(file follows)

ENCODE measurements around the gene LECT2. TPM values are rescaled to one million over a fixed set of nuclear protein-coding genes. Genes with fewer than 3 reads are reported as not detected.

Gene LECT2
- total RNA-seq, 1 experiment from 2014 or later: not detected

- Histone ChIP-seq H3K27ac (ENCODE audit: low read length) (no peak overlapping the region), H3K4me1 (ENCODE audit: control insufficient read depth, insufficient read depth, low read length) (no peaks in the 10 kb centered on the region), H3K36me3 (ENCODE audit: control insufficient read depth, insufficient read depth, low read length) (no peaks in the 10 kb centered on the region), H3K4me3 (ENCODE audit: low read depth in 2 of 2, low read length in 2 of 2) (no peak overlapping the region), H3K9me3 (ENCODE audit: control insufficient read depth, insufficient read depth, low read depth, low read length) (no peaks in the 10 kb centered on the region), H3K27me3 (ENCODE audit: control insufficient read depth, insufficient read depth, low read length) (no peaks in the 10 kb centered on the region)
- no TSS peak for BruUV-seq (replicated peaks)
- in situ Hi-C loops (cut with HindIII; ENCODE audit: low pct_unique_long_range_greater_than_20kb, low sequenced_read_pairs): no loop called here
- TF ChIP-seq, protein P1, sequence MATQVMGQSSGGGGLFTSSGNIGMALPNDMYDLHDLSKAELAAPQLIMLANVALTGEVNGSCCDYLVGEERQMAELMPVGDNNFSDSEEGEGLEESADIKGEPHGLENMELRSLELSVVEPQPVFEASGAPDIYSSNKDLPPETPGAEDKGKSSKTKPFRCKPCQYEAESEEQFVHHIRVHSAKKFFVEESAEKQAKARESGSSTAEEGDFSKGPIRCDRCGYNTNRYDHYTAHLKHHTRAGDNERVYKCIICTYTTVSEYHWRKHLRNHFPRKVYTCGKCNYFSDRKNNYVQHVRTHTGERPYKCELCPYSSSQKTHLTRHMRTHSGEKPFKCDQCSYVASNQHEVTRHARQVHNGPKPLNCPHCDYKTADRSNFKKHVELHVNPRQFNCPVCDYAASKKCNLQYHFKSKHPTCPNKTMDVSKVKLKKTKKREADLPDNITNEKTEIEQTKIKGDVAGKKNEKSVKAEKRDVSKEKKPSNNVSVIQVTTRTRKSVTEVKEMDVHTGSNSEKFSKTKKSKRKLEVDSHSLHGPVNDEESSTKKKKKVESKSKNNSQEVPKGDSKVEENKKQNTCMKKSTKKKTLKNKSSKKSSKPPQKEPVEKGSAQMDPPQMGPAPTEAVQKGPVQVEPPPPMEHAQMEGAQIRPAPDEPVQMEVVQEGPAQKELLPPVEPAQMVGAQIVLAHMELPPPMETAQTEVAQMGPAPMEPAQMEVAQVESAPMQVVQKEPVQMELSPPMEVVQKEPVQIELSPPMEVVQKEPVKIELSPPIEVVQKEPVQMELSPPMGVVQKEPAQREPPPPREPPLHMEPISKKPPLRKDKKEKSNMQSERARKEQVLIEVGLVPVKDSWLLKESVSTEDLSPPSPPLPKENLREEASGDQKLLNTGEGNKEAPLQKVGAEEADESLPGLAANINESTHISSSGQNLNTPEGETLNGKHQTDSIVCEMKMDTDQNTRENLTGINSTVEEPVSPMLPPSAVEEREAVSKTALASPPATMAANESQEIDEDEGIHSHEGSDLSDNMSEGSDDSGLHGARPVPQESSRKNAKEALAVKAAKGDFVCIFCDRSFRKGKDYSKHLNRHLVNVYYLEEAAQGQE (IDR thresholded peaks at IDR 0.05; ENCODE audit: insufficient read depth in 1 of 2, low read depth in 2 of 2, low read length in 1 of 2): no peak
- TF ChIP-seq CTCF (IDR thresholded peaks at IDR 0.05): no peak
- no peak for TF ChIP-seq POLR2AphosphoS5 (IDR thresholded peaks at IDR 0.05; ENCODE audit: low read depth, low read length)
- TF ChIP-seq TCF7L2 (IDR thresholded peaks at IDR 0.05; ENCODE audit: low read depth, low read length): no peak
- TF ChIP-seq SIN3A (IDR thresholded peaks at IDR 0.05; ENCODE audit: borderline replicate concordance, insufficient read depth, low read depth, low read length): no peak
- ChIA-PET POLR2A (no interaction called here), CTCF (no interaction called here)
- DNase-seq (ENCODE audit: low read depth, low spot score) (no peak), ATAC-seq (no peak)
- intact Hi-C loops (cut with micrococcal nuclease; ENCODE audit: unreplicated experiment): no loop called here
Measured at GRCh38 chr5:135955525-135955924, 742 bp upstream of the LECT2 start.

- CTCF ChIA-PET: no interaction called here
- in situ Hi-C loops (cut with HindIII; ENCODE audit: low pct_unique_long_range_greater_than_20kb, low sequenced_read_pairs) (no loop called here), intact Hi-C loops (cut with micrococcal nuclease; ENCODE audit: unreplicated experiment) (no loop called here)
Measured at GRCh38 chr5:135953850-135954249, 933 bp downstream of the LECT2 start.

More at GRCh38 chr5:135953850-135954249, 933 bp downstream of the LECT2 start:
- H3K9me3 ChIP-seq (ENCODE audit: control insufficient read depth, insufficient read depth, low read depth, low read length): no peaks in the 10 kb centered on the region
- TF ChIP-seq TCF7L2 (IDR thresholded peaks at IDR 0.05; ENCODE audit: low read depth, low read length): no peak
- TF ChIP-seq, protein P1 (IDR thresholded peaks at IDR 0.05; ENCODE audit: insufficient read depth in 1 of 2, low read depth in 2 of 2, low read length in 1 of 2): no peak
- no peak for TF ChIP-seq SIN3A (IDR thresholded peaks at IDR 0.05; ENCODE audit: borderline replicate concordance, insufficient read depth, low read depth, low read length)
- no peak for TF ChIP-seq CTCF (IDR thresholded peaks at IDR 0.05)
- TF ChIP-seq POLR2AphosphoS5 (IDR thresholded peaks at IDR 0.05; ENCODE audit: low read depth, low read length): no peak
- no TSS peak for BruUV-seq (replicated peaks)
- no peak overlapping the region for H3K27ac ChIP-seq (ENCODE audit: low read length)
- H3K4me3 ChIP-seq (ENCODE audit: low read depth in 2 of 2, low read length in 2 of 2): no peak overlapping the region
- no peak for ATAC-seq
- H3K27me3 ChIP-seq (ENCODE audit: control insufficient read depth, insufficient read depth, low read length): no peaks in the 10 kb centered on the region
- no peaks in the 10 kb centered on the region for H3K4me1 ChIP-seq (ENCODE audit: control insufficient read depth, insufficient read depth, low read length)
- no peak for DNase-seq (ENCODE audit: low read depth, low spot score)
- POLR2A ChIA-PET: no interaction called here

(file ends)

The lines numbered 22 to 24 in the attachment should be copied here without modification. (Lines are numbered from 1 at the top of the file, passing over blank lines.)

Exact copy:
- TF ChIP-seq, protein P1 (IDR thresholded peaks at IDR 0.05; ENCODE audit: insufficient read depth in 1 of 2, low read depth in 2 of 2, low read length in 1 of 2): no peak
- no peak for TF ChIP-seq SIN3A (IDR thresholded peaks at IDR 0.05; ENCODE audit: borderline replicate concordance, insufficient read depth, low read depth, low read length)
- no peak for TF ChIP-seq CTCF (IDR thresholded peaks at IDR 0.05)